AE: You return to the first person point of view in Port Mortuary. Why and how did you make that decision?
PC: When I was researching and trying to figure out what it is she’s kept from us all of these years and why, I thought, this is getting deep. You [Scarpetta] need to tell this story in your own voice. We need to let you tell it in your own timing and in your own way. I handed the baton back to her. At first I felt like a fish out of water. I hadn’t written in her voice in ten years and it took me a while to get used to it, but then it picked up a tremendous amount of energy. She told it in her own way. I’ve started the next one doing the same thing. Right now that’s what I want to do.
AE: The intimate point of view also reflects Scarpetta’s insular perspective in the book. She is suspicious of the other characters, including those in her personal circle, like Benton and Lucy.
PC: She’s not always sure who to trust in her circle. These are people who all have secrets — even Benton, her husband. The two of them are like two secret agents or spies. They have more “non conversations” than anyone you’ll ever meet. They exchange information without directly telling each other what it is they’re trying to say because there are things they can’t discuss. With their law enforcement and criminalist ties, they have to be very careful with what they communicate to each other and yet communicate in a way where they maintain their bond.
[In Port Mortuary] Scarpetta’s been away for six months of training. I think it’s typical for people who’ve been consumed by something and living on site — very much like our troops who are off at war — when you come back you have to feel the edges of everything to see how things have changed. You have to see if you’re still safe in that environment because relationships can change. In her case, she comes home and she doesn’t know whom to trust because all hell’s breaking lose.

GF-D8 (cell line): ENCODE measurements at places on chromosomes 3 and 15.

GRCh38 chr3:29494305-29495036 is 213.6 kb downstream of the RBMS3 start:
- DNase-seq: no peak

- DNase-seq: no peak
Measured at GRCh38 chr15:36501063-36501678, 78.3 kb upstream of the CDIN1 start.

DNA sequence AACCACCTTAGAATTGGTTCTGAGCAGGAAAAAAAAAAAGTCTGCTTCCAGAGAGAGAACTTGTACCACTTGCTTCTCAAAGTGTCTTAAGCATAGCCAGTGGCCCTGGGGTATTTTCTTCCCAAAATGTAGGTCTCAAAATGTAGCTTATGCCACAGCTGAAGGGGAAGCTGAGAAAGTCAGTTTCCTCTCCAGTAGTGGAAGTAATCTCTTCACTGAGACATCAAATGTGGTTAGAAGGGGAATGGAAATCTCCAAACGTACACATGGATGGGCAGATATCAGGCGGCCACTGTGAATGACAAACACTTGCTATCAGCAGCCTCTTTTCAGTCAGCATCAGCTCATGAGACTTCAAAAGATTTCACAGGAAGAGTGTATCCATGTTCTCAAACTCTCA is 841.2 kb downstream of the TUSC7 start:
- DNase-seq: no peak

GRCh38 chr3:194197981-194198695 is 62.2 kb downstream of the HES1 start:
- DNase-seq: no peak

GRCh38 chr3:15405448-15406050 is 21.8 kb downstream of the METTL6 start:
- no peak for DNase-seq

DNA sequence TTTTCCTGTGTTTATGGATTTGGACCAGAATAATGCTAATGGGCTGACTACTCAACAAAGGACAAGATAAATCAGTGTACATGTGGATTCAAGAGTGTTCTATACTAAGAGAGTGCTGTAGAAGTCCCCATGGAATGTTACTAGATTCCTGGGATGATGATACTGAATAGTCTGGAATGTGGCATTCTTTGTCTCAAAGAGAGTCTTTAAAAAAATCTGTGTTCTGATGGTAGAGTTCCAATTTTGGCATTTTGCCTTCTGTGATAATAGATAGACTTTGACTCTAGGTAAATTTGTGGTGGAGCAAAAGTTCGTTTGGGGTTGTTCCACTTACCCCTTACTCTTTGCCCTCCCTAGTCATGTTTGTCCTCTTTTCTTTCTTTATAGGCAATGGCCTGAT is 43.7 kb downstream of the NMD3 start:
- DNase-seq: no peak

AE: One of the more interesting and terrifying aspects of Port Mortuary is that it shows that while forensic science continues to advance, so do the weapons that are used in the crimes that are investigated. Was that something you thought about?
PC: When I was doing research with the Armed Forces Medical Examiners, one of their seasoned investigators said, “Come with me. I want to show you a weapon I’m really worried about.” He took me down into this area and pulled out this “thing,” which I don’t want to talk about because it will spoil it for people, but he showed me this particular weapon, which is available on the Internet. He said, “This is a true horror.” I had a police friend of mine order it and we experimented with it. I’m very familiar with what it sounds like, looks like, and what it does. Then I got a Medical Examiner friend of mine to create an autopsy report that would reflect what a weapon like this would really do. There is no case that you can model it after because so far, as we know, it hasn’t been used on a person and I certainly hope it never is. But this is the world that we live in now. Just look at the Wikileaks. Because of the Internet, there’s so much that’s available to people and a lot of it, quite frankly, they shouldn’t have access to.
AE: With everything that you learn and see through your research, I don’t know how you sleep at night.
PC: You would think so. I’m very aware of the bad things that could happen to people. I can look at any scenario and see the worst case, but I don’t walk around thinking about that in my normal endeavors. I’m not doom and gloom. I also see a balance. I come into contact with so many fantastic people who are the good guys. I meet far more good guys than bad guys. That gives me optimism. It’s easy to forget that there are a lot of wonderful people who every day devote their existence to protecting you. There’s the potential for tremendous evil, that’s for sure, but it doesn’t do any good to get negative and fearful.